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Summary for 2845 NW 64TH ST NW / Parcel ID 755080-0415 / Inv # 0

Historic Name: Common Name:
Style: Vernacular Neighborhood: Crown Hill/Ballard
Built By: Year Built: 1900

Residential Ballard is generally described as extending from the 8th Avenue NW to the east and the bluff to the west, and from NW 85th Street on the north to NW 65th Street to the south. The area primarily contains single family houses, but also includes a collection of mutli-family dwellings, commercial buildings, schools, churches, and other buildings. Most of the historic buildings in Ballard are modest cottages and builder's houses, and were not architect-designed. Building styles include, but are not limited to, Victorian (primarily Queen Anne), vernacular, Craftsman, American Foursquare, Colonial Revival (including variations), Tudor Revival, Minimal Traditional, and Ranch. The historic building fabric of Ballard is threatened by a rapid pace of development.

The City of Ballard was incorporated in 1890. It was the first community to incorporate after Washington achieved statehood in 1889. Although population increased rapidly, north Ballard was still relatively rural. In 1907, primarily due to lack of adequate water for its population of 15,000, Ballard citizens voted to be annexed to Seattle to ensure a good water supply for the area.

After annexation Ballard’s street names were changed to conform to Seattle’s: Ship Street turned into 65th Street, Main Street became 15th Avenue.  During the Great Depression and World War II, construction in Ballard nearly ground to a halt, with the exception of some houses built by Earl F. Mench. However, following World War II, fueled by the G.I. bill and the rise of the automobile, Ballard boomed again, and new housing followed. In recent years, the demand for new housing has spurred a tremendous amount of change in Ballard, with old, modest houses being replaced by large box houses and multi-family units. These changes threaten to alter the character and feeling of this historic neighborhood.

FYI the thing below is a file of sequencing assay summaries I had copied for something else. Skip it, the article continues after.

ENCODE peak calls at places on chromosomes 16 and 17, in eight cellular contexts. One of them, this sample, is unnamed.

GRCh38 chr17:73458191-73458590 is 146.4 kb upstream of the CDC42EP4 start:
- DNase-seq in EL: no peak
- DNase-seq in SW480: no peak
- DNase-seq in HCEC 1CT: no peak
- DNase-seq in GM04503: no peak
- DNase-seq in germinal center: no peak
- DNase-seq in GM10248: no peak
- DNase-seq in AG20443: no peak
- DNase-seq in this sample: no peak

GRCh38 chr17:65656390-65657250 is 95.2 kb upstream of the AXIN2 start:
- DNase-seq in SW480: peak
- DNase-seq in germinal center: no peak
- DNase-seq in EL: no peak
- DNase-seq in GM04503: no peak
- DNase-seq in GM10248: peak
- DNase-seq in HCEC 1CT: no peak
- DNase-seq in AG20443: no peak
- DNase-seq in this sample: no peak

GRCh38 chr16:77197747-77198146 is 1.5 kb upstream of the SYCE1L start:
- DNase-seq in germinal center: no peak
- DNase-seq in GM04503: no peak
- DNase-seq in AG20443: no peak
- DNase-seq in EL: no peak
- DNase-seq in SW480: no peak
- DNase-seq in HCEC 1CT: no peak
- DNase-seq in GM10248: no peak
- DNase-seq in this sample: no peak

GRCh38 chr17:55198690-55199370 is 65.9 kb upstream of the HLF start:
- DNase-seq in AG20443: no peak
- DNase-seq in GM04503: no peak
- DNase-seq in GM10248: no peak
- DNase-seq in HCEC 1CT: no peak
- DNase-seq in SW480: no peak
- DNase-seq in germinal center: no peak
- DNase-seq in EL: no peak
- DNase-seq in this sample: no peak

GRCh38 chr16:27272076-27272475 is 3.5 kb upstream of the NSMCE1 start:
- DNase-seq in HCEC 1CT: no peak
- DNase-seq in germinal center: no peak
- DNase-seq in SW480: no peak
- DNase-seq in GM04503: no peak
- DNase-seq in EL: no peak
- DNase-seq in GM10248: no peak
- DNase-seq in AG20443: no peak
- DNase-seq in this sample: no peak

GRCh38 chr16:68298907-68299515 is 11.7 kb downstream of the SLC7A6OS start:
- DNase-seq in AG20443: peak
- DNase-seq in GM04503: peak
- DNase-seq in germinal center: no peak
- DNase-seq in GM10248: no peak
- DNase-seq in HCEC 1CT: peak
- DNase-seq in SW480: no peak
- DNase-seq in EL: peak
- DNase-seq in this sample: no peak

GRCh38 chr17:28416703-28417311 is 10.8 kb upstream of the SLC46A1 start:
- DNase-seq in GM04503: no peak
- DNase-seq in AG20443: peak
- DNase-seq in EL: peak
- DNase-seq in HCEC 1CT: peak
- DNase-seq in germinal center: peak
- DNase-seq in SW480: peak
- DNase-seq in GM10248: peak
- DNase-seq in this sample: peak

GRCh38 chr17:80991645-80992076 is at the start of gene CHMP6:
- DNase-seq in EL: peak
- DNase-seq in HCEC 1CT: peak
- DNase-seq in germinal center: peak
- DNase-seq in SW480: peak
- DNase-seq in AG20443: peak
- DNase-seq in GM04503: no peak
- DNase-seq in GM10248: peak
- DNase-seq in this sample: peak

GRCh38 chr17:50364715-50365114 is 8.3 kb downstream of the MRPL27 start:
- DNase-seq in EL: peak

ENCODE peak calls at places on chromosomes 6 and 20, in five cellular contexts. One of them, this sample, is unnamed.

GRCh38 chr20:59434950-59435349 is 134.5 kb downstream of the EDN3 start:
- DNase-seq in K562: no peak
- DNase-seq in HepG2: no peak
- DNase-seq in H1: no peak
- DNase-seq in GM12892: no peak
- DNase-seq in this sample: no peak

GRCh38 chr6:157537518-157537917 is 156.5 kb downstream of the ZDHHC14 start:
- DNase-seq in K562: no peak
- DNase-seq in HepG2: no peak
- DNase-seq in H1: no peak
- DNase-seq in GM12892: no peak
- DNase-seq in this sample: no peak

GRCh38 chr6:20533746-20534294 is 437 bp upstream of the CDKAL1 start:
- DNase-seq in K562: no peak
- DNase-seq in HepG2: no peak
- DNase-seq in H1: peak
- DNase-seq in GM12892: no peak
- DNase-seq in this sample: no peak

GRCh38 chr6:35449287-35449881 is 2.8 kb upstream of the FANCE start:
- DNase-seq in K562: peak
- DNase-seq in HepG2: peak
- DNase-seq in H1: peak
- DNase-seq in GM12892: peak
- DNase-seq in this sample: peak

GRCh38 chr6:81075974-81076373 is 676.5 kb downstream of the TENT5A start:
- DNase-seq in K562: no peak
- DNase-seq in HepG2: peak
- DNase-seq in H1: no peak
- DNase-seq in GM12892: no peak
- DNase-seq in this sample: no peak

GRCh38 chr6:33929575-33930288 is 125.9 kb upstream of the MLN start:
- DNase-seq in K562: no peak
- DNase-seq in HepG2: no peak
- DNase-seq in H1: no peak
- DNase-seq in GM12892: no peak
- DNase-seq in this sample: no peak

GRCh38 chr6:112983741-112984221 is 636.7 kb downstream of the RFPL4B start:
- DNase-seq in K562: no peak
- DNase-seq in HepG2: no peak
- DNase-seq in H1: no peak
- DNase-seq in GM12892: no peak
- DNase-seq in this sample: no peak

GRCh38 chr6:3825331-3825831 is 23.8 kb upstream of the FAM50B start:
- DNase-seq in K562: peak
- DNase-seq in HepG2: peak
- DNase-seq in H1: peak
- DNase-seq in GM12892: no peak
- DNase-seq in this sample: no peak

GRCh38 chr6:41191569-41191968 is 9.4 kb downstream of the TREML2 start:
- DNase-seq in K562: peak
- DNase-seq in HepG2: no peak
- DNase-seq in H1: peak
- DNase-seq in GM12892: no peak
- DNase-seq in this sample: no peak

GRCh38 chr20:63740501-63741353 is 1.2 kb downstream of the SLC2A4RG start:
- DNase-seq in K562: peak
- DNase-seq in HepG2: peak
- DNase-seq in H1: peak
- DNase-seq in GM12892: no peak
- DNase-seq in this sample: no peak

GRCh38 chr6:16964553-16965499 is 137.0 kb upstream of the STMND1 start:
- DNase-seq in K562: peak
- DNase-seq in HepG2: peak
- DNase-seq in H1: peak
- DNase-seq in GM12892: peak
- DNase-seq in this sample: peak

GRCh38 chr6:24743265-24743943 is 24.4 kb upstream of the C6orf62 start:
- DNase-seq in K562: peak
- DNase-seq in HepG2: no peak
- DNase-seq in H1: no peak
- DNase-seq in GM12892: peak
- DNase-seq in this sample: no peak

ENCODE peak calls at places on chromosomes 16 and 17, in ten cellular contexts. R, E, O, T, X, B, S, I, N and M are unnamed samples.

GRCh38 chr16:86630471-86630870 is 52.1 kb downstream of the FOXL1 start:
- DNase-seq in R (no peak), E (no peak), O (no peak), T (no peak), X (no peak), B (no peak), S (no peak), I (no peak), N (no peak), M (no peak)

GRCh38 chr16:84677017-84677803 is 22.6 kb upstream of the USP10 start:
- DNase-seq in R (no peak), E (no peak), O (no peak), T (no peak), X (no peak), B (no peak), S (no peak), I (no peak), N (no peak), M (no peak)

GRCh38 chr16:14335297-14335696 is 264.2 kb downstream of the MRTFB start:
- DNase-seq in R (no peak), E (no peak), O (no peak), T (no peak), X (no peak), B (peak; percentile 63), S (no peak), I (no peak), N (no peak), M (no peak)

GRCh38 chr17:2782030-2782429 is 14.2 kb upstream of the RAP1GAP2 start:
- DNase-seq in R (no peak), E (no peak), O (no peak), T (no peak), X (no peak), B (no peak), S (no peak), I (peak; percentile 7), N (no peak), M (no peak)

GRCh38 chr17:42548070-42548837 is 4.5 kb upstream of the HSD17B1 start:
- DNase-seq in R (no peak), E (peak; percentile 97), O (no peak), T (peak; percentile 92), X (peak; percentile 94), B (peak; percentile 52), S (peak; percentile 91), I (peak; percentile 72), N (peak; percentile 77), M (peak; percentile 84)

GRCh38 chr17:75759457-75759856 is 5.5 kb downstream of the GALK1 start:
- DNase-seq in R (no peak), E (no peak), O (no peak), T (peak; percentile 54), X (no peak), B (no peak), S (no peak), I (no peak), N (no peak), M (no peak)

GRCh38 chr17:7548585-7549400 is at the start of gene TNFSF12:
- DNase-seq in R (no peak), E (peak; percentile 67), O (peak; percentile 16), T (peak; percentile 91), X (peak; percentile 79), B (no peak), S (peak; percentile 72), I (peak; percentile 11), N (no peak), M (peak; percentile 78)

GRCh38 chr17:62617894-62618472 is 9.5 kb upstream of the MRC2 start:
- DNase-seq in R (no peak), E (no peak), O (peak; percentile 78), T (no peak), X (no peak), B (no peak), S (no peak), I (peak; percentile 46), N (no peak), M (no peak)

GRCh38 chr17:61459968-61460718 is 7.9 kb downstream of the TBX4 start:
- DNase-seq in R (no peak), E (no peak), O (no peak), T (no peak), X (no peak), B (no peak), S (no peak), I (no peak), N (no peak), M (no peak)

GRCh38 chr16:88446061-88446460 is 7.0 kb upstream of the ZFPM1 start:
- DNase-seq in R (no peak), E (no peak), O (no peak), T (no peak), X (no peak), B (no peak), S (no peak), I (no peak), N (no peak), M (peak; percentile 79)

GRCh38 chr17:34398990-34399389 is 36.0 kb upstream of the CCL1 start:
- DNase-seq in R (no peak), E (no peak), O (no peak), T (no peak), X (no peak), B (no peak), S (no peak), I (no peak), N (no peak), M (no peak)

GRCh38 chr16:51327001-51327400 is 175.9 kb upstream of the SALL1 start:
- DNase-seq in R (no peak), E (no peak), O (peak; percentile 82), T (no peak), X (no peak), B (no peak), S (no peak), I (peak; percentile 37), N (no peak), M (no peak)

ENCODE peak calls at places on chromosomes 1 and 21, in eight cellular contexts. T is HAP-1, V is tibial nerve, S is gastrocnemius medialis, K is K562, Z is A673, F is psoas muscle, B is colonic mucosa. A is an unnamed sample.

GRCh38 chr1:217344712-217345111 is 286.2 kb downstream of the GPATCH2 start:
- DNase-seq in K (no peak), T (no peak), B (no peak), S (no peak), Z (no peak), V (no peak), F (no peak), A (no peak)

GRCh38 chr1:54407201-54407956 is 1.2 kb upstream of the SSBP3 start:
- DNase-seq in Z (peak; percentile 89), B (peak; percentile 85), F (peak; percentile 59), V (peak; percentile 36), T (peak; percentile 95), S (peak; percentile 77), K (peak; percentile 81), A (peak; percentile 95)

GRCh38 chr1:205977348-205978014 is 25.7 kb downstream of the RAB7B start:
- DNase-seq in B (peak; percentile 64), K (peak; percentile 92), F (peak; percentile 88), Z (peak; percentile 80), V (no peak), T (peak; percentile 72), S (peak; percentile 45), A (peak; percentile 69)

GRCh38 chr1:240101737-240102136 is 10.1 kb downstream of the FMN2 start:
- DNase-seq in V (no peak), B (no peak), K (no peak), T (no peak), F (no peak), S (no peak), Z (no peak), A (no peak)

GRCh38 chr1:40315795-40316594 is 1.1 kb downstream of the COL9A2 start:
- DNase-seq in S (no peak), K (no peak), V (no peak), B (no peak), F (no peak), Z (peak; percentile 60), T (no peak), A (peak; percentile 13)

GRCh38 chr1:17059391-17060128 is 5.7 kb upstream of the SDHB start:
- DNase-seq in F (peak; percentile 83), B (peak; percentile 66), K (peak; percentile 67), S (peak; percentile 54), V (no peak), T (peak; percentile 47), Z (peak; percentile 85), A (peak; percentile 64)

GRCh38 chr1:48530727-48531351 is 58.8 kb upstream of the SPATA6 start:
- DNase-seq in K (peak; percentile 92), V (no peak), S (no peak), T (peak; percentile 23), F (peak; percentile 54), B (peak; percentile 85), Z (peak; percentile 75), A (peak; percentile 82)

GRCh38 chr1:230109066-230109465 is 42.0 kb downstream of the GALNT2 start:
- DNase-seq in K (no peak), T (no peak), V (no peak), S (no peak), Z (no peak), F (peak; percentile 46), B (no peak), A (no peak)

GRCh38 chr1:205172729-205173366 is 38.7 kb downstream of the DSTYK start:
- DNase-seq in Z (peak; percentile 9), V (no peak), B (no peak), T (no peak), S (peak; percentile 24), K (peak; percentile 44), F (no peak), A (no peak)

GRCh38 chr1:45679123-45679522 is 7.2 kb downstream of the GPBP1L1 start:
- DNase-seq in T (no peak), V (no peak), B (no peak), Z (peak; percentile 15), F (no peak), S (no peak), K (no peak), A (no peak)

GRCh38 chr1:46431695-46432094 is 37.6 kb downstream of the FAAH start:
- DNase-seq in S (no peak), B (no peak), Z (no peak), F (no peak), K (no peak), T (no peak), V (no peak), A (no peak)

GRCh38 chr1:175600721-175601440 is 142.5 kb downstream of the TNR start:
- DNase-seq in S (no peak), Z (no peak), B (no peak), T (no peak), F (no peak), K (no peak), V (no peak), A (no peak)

According to the online King County Assessor’s Report and the Property Record Card, this house was

built in 1900 or 1904, respectively. It is located in the Sanders Addition to Gilman Park & Salmon Bay

(1888), Block 4, Lot 4.

The house was built on North St. [now 64th] between 6th [now 28th] and 7th [now 30th], and the first known

residents were Stanley C. Boom (1845–1911), a teacher from New York and member of St. John’s Lodge

No. 9, Free and Accepted Masons, and his wife Hester P.  They bought the property in 1904 from Dexter

Horton & Co., and first appear in the 1906 and 1907 Ballard City Directories. The address at that time

was 635 North. They continue to live in the home until about 1910, and Stanley died at Newcastle in


The Booms sold the property to William H. Purdy, a salesman for S. A. Woods Machine Co. and foreman,

and his wife Grace/Gracie G. by 1911. They lived in the home briefly and sold it to Lizzie A. Cole in 1913.

Interestingly, the sale to Cole included Lot 23, which was directly behind Lot 4, extending the property

from 64th St. to 63rd St.

Lizzie/Elizabeth Anne (Baker) Cole (1862–1949), and her husband James A. Cole (1855–1934), a cook,

lived in the home from 1913 through 1934, the year James died. Lizzie continued living in the home until

her death in 1949. The two were married in Wisconsin in 1890, moved to Montana, and soon after came

to Seattle in the 1890s. Following Lizzie’s death, the property changed hands several times with at least

seven different owners and occupants by 1977.

Thomas L. and Ellen K. Bliesath bought the property from Robert E. and Patricia A. Quackenbush in 1977.